Mortgage executives gathered at New York's Waldorf-Astoria Hotel last week to hobnob, party, and listen to pundits prognosticate about the year ahead.
This year, the three-day senior executives conference of the Mortgage Bankers Association of America was dominated by two themes: the Republican takeover of Congress, which could potentially have a big impact on the mortgage business, and fundamental changes in the mortgage market.
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Salomon Brothers' top Washington lobbyist, Stephen E. Bell, told a dinner audience that a flat-tax proposal, which could replace the current system of a graduated income tax and deductions, may surface next year and may also be an issue in the 1996 presidential race.
A flat tax, which has now been floated by House majority leader Richard Armey, R-Tex., and minority leader Richard Gephardt, D-Mo., would likely lead to the elimination of the deductions for mortgage interest and real estate taxes.
The elimination of the deductions would be heavily opposed by the National Association of Realtors, the National Association of Home Builders, and the MBA.
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Consolidation will continue to be a major dynamic in the home lending industry in 1995, as major players revisit the auction house and smaller companies seek the best means of exit.
That's the message that Brenda White, managing director at Salomon Brothers Inc. and head of its mortgage banking mergers and acquisition effort, brought to the conference.
Without naming names, Ms. White said that "those with a commitment to be in the mega-tier" will eventually come back to the market and make major acquisitions.
Last year, big names like Chase Manhattan Bank, Chemical Bank, and Bank of America were among the institutions buying mortgage banking assets.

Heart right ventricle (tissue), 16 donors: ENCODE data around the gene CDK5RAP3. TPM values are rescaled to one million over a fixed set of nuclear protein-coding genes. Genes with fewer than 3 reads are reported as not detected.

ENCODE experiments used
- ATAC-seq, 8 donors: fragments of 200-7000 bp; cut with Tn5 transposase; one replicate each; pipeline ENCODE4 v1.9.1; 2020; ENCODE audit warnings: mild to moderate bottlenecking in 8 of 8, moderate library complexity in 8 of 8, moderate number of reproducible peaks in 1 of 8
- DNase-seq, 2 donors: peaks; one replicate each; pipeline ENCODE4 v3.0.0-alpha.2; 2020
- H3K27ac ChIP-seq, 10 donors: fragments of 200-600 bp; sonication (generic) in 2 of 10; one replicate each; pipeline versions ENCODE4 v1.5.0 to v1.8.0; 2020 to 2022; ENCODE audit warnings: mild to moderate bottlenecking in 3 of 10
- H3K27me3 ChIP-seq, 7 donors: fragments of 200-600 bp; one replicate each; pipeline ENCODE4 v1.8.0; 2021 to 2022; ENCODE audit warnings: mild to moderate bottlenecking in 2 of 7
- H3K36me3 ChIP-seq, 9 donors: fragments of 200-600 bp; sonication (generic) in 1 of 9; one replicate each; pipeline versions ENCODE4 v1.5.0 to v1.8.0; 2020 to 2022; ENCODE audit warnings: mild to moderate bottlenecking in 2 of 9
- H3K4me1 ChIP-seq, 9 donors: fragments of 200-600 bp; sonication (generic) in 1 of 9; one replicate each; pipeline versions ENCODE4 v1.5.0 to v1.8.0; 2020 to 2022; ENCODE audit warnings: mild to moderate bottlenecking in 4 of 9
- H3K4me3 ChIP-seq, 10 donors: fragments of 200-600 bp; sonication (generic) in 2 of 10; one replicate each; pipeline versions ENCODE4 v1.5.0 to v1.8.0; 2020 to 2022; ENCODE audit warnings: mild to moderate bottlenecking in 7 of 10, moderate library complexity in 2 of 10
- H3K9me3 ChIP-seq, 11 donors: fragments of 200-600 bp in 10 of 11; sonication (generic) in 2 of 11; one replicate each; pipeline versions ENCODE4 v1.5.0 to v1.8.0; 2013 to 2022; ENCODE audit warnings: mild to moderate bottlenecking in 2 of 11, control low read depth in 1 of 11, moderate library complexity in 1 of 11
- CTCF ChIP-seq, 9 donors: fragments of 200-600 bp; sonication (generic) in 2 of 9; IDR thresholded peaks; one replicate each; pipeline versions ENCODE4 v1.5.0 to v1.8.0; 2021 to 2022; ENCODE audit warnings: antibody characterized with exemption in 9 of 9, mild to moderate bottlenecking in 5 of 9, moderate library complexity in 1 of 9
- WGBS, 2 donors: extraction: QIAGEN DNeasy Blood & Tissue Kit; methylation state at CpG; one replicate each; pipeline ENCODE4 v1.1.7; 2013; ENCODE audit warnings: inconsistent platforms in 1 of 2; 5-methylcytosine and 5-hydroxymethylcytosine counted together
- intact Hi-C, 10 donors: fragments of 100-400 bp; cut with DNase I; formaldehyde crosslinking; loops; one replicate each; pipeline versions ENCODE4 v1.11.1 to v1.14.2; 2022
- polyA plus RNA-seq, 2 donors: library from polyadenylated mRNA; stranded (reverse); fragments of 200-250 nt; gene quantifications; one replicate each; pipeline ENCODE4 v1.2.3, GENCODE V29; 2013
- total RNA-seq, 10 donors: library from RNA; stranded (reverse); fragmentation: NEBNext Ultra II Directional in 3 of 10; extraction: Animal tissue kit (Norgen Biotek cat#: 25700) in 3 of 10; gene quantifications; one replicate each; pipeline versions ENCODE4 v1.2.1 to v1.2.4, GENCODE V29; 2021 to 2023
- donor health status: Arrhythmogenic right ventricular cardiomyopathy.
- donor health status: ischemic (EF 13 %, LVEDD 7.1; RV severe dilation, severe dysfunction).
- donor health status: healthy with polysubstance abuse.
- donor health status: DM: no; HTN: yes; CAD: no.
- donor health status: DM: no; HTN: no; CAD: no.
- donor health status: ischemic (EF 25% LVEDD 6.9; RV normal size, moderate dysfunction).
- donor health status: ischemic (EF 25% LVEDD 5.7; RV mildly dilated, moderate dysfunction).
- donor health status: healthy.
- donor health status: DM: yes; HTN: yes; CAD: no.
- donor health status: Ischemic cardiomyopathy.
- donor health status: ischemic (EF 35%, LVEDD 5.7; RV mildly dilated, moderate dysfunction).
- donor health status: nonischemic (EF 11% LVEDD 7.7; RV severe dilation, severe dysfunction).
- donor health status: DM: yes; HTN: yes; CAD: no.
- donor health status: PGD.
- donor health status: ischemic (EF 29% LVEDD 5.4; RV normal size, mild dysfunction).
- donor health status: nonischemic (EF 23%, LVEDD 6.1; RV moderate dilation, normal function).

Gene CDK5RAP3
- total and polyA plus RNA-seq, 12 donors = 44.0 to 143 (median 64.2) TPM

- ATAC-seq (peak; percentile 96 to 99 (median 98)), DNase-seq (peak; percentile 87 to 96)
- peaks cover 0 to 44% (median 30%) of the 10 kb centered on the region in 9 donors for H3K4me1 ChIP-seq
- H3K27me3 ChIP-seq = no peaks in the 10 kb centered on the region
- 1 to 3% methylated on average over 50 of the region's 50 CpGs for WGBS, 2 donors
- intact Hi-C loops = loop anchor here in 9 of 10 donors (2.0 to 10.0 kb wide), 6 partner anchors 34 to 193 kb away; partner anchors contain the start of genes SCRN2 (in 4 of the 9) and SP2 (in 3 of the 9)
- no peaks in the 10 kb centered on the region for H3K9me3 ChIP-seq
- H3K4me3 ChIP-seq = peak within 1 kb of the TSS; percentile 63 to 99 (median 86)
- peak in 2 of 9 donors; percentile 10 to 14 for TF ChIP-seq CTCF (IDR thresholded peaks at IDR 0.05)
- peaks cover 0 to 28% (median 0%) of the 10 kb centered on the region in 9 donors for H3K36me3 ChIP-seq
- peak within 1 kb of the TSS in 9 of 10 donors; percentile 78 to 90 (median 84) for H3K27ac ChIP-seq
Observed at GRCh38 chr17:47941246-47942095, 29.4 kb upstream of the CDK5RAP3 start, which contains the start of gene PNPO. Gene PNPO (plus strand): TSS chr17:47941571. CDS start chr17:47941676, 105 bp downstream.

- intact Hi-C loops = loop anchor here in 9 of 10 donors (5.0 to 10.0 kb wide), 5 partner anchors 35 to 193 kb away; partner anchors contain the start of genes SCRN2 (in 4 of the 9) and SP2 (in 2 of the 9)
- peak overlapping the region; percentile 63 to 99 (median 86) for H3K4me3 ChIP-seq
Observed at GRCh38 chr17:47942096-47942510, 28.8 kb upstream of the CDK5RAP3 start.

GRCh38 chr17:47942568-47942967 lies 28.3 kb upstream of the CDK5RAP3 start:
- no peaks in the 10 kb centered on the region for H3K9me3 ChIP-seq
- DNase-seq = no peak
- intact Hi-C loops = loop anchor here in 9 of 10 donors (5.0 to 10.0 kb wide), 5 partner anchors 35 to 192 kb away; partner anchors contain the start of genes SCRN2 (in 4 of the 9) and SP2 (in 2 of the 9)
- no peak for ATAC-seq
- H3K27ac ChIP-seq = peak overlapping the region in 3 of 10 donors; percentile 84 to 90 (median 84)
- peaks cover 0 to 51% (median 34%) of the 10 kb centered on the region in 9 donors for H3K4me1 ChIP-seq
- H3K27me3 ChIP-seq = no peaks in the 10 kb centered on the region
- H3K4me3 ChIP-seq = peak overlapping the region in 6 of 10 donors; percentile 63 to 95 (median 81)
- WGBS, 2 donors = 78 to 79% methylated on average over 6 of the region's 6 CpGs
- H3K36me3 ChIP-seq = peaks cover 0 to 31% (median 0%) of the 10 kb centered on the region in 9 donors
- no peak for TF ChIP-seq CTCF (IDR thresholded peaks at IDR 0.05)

For now, according to Ms. White, when it comes to production, there is a widening spread between bids and offering prices.
"Today, a premium on wholesale is not an easy thing to come by. Retail production is still very sought after, though retail is the least profitable side of the business." Healthy demand for servicing is a counterweight to dropping premiums for originations, she said.
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The largest mortgage companies had a relatively small presence at this year's event.
Countrywide, which has reportedly tightened its travel budget, sent no representatives. Nor did Prudential. But some of the mortgage industry's newlyweds were highly visible.
A senior Norwest executive and executives from Directors Mortgage Loan Corp., including the company's chairman, Ray Krebs, were seated at dinner together the first night. Riverside, Calif.-based Directors was recently acquired by Norwest.
Herbert Tasker, former chairman of All Pacific Mortgage, palled around with Inland Mortgage Corp. chief David Fulton as they waited outside a meeting room for Mr. Fulton to moderate a session on international mortgage banking. Inland recently acquired All Pacific.